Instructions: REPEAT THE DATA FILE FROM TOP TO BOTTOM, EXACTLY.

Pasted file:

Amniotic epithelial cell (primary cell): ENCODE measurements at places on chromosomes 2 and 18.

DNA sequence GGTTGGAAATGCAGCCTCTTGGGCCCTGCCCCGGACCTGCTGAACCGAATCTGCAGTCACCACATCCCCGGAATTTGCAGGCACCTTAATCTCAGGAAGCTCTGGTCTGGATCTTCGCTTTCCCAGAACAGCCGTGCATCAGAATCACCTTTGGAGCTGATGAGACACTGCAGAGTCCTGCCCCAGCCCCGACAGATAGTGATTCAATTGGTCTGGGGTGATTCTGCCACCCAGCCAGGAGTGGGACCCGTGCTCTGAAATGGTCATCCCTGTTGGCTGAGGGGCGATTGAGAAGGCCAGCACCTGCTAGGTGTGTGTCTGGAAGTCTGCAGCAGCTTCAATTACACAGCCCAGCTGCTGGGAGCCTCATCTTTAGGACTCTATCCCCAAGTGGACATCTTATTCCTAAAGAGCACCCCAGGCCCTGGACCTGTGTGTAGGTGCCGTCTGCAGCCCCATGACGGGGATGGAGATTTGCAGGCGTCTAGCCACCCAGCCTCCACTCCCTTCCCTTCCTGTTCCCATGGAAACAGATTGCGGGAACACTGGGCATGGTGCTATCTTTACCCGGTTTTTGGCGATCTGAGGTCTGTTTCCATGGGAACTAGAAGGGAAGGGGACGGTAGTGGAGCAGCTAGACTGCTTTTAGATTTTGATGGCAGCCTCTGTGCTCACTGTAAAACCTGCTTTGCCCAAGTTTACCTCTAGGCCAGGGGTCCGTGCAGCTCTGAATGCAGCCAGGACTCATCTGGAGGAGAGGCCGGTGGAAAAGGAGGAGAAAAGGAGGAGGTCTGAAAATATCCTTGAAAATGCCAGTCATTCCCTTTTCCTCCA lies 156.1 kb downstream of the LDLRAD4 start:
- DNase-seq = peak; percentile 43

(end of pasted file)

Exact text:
Amniotic epithelial cell (primary cell): ENCODE measurements at places on chromosomes 2 and 18.

DNA sequence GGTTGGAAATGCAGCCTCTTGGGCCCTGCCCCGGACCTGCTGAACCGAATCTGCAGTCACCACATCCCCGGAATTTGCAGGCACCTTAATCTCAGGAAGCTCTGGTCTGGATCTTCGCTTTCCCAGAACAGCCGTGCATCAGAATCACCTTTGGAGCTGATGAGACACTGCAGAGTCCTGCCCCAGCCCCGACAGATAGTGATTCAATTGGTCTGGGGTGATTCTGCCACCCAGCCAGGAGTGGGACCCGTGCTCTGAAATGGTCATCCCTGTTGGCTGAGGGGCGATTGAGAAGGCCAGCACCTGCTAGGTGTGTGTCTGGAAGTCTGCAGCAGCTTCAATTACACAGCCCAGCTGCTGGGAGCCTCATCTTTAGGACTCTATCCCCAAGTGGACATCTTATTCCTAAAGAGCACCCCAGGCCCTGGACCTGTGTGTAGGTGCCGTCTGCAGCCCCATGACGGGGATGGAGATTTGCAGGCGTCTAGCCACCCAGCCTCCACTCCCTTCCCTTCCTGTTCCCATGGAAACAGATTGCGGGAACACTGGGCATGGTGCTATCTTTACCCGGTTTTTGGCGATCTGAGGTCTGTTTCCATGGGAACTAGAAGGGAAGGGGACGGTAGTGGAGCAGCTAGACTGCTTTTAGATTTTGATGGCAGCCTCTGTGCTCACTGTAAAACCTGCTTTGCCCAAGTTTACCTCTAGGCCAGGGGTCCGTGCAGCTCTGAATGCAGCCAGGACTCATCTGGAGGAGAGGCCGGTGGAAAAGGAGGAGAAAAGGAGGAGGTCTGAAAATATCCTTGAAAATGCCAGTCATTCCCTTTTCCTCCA lies 156.1 kb downstream of the LDLRAD4 start:
- DNase-seq = peak; percentile 43